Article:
Introduction: Evidence is inconclusive concerning the role of implantable cardioverter defibrillators (ICDs) to treat patients with hemodynamically stable ventricular tachycardia (VT). The goal of this study was to estimate future risk of unstable ventricular arrhythmias in patients who received ICDs for stable VT. Methods and Results: We reviewed complete ICD follow-up data from 82 patients (age 66.1 ± 11.3 years; left ventricular ejection fraction 32.3% ± 11.2%; mean ± SD) who received ICDs for stable VT. During the follow-up period of 23.6 ± 21.5 months (mean ± SD), 15 patients (18%) died, and 10 (12%) developed unstable ventricular arrhythmia, 8 of whom had the unstable arrhythmia as the first arrhythmia after ICD placement. Estimated 2- and 4-year survival in the whole group was 80% and 74%, respectively. Estimated 2- and 4-year probability of any VT and unstable VT was 67% and 77% and 11% and 25%, respectively. There were no differences in age, ejection fraction, sex, underlying heart disease, cycle length, symptoms, baseline electrophysiologic study results, or QRS characteristics of qualifying VT between patients who developed unstable ventricular arrhythmia and patients who did not. Twenty-nine patients (35%) had at least one inappropriate shock, and 11 (13%) underwent further surgery for ICD-related complications. Conclusion: Patients who present with hemodynamically stable VT are at risk for subsequent unstable VT. ICD treatment offers potential salvage of patients with stable VT who subsequently develop unstable VT/ventricuIar fibrillation, although complications and inappropriate shocks are considerable. No predictors could be found for high and low risk for unstable arrhythmias. These findings support ICD treatment for stable VT survivors.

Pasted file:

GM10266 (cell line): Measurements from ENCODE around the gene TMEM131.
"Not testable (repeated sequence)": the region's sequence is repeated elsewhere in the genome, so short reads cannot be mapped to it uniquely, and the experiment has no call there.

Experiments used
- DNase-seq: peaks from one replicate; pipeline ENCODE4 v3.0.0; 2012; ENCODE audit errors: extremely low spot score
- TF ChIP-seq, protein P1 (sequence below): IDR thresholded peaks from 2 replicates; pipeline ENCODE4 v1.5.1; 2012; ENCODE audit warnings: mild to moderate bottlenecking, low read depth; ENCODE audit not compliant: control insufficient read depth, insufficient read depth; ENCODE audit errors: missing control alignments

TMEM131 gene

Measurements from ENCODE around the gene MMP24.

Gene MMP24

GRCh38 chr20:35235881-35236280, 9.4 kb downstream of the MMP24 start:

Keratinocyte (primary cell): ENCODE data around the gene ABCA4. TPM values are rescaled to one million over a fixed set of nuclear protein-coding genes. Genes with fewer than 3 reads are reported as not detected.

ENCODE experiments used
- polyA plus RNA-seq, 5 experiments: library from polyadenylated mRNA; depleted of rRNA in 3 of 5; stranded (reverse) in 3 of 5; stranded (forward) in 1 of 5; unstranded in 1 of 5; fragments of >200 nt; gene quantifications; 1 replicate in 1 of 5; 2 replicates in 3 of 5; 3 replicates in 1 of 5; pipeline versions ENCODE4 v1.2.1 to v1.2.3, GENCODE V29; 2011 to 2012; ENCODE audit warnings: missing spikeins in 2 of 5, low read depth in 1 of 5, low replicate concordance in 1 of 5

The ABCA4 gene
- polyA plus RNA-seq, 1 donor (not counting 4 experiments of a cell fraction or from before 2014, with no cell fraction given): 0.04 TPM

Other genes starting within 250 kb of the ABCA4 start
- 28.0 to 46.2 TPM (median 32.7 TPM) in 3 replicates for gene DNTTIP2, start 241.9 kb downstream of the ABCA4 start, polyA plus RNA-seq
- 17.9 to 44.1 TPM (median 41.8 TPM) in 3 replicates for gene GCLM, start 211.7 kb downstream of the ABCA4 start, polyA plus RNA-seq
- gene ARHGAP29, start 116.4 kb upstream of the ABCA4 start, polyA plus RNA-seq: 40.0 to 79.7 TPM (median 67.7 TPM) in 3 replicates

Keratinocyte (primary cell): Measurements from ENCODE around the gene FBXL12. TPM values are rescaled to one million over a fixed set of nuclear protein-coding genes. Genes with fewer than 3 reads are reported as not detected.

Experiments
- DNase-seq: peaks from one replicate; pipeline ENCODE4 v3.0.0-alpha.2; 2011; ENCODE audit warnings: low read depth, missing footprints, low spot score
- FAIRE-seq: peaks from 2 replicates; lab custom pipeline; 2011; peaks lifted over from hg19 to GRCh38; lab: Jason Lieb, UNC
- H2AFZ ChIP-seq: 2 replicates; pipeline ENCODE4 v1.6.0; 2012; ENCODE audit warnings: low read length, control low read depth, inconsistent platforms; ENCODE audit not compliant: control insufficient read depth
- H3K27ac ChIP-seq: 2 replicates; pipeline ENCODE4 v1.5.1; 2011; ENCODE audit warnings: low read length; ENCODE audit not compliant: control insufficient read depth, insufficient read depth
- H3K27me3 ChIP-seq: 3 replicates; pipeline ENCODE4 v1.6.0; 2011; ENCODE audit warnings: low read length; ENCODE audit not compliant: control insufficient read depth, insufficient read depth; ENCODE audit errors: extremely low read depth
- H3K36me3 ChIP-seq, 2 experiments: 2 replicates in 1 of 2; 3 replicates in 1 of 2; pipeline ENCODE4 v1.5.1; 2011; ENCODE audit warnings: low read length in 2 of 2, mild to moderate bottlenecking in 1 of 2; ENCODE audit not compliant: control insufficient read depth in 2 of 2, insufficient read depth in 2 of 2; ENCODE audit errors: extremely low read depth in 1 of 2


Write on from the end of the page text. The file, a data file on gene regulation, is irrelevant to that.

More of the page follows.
- Implantable cardioverter defibrillator
- Ventricular tachycardia
ASJC Scopus subject areas
- Cardiology and Cardiovascular Medicine
- Physiology (medical)